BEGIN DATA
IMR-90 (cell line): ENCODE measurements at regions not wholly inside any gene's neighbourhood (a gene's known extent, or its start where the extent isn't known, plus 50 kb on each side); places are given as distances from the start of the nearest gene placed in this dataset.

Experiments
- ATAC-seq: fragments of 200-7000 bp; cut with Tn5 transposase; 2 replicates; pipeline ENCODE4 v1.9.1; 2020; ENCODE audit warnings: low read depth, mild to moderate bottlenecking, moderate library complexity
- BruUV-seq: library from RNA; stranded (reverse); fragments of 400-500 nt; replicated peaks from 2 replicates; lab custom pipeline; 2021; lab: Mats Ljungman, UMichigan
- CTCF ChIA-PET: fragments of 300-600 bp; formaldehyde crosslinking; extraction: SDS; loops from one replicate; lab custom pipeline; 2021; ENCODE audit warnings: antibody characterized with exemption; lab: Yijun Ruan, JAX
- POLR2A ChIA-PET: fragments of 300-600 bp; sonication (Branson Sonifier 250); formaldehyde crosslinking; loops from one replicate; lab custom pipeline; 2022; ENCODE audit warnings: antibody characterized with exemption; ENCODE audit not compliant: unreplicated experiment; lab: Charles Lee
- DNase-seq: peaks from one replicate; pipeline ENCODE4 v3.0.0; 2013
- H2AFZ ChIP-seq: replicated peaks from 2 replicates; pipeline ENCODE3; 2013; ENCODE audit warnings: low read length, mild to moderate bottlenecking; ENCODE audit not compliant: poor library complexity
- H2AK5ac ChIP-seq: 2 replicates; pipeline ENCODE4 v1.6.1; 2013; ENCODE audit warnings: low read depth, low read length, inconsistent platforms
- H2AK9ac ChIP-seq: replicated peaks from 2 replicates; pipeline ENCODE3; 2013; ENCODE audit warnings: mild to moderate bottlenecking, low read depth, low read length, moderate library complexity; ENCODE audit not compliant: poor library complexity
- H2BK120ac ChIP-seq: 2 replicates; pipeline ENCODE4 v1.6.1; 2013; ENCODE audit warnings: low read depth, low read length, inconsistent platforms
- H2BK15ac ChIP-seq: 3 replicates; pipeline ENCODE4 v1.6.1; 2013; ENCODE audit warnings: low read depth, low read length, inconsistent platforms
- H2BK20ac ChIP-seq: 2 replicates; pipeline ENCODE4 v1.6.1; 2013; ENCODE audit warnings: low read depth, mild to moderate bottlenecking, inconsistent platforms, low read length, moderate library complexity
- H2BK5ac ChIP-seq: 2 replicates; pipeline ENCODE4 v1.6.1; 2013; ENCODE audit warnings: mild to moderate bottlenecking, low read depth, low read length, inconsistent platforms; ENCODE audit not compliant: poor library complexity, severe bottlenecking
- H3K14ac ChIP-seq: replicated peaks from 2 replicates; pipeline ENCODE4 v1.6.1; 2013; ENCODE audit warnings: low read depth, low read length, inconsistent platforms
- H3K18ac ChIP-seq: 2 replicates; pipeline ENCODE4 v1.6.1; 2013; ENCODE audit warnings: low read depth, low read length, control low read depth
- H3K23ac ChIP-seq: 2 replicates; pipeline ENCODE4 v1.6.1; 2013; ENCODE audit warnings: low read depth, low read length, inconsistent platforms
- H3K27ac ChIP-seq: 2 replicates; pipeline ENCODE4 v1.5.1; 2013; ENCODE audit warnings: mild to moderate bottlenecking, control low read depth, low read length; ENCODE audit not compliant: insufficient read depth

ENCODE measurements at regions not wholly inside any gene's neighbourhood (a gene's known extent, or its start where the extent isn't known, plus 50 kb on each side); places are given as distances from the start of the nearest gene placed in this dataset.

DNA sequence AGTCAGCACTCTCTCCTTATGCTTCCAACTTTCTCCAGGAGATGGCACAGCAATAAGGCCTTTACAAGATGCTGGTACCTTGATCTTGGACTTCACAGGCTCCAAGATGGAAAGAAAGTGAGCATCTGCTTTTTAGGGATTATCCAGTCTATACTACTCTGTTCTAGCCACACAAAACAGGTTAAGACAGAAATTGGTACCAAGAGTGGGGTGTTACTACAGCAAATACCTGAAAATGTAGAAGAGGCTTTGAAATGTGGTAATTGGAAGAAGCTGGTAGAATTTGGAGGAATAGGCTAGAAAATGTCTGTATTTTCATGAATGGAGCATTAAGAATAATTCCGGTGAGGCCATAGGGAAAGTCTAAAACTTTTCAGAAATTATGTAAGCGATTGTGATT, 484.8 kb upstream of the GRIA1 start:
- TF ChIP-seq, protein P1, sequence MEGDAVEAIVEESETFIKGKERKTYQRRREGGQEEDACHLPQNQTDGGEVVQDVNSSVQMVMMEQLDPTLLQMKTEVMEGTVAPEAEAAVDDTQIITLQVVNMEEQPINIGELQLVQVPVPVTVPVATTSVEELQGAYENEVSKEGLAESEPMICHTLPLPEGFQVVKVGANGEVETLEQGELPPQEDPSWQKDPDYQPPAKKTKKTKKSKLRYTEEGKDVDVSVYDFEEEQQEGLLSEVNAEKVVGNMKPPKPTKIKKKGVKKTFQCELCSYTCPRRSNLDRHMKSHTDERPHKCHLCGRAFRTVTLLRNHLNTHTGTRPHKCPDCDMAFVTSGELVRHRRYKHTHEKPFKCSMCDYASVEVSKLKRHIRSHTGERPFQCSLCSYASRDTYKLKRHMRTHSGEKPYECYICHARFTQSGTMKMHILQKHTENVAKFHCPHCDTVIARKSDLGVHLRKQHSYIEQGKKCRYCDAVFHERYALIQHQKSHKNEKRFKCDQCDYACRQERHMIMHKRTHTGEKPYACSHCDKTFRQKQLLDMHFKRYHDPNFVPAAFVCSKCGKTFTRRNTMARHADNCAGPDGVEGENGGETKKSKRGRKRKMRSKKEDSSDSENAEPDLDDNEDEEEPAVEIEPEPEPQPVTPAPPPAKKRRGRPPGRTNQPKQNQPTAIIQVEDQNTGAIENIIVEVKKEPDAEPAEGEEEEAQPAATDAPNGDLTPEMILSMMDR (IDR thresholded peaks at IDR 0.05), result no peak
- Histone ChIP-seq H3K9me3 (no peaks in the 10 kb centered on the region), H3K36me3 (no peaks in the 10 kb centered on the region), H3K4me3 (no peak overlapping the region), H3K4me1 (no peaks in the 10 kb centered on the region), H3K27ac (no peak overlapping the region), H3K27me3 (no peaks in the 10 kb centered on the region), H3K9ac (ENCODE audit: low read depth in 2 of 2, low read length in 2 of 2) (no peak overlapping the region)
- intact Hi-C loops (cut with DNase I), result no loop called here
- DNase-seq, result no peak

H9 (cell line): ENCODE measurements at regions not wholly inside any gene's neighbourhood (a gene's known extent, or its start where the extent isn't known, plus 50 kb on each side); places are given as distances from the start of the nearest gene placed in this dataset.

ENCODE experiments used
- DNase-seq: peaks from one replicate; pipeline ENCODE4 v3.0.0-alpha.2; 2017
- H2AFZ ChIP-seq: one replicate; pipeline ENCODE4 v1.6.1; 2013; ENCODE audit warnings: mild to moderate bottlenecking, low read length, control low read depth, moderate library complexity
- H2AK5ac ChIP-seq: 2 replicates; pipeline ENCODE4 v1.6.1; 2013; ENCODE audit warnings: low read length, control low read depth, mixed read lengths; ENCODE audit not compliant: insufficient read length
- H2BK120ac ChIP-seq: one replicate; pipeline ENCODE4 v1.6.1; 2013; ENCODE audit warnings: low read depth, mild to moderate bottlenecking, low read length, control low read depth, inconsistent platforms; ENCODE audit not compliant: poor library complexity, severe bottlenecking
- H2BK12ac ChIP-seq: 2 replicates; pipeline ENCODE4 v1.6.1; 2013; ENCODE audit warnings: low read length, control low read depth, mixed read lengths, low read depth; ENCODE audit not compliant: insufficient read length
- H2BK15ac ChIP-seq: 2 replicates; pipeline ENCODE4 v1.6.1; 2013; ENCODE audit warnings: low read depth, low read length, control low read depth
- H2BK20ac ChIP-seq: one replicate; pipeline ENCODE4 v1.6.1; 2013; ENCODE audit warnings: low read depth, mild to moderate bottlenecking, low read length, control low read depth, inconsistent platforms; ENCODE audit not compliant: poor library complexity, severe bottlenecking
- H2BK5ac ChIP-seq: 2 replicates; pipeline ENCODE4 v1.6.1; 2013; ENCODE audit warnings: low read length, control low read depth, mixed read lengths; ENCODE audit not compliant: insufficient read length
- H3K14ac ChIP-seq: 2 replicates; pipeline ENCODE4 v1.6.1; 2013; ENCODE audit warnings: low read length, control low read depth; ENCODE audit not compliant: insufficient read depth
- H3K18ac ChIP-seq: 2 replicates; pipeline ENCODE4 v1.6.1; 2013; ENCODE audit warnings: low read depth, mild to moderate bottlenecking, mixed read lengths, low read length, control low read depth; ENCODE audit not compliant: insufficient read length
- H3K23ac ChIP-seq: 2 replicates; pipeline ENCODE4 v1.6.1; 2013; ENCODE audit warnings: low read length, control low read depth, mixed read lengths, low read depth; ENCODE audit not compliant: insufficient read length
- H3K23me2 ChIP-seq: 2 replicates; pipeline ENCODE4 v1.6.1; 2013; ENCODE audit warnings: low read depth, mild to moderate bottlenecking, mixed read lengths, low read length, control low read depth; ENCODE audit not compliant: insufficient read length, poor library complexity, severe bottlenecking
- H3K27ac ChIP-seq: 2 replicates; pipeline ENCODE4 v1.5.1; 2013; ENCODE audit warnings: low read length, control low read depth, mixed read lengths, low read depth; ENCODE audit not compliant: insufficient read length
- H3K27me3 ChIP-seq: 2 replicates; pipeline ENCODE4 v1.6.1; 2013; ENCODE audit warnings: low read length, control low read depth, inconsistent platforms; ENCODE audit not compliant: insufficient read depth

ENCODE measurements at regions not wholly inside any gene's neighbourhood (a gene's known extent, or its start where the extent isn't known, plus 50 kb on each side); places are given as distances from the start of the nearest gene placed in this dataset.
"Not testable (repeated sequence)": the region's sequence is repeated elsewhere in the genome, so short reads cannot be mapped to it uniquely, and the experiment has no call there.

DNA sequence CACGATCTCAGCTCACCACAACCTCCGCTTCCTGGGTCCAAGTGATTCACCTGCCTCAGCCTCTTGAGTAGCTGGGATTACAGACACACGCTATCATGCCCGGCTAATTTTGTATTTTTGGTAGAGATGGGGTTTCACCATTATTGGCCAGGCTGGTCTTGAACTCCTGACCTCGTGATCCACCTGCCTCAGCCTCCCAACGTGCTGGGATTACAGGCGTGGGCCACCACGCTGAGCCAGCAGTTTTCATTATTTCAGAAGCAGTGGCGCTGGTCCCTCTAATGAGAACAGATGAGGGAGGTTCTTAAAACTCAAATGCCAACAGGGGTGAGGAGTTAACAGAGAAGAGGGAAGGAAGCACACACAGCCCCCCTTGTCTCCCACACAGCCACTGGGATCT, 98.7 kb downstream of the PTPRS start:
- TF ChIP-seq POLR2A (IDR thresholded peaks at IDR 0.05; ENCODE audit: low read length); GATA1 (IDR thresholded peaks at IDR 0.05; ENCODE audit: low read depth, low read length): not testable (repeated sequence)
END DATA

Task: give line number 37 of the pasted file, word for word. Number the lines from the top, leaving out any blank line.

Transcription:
- H3K23ac ChIP-seq: 2 replicates; pipeline ENCODE4 v1.6.1; 2013; ENCODE audit warnings: low read length, control low read depth, mixed read lengths, low read depth; ENCODE audit not compliant: insufficient read length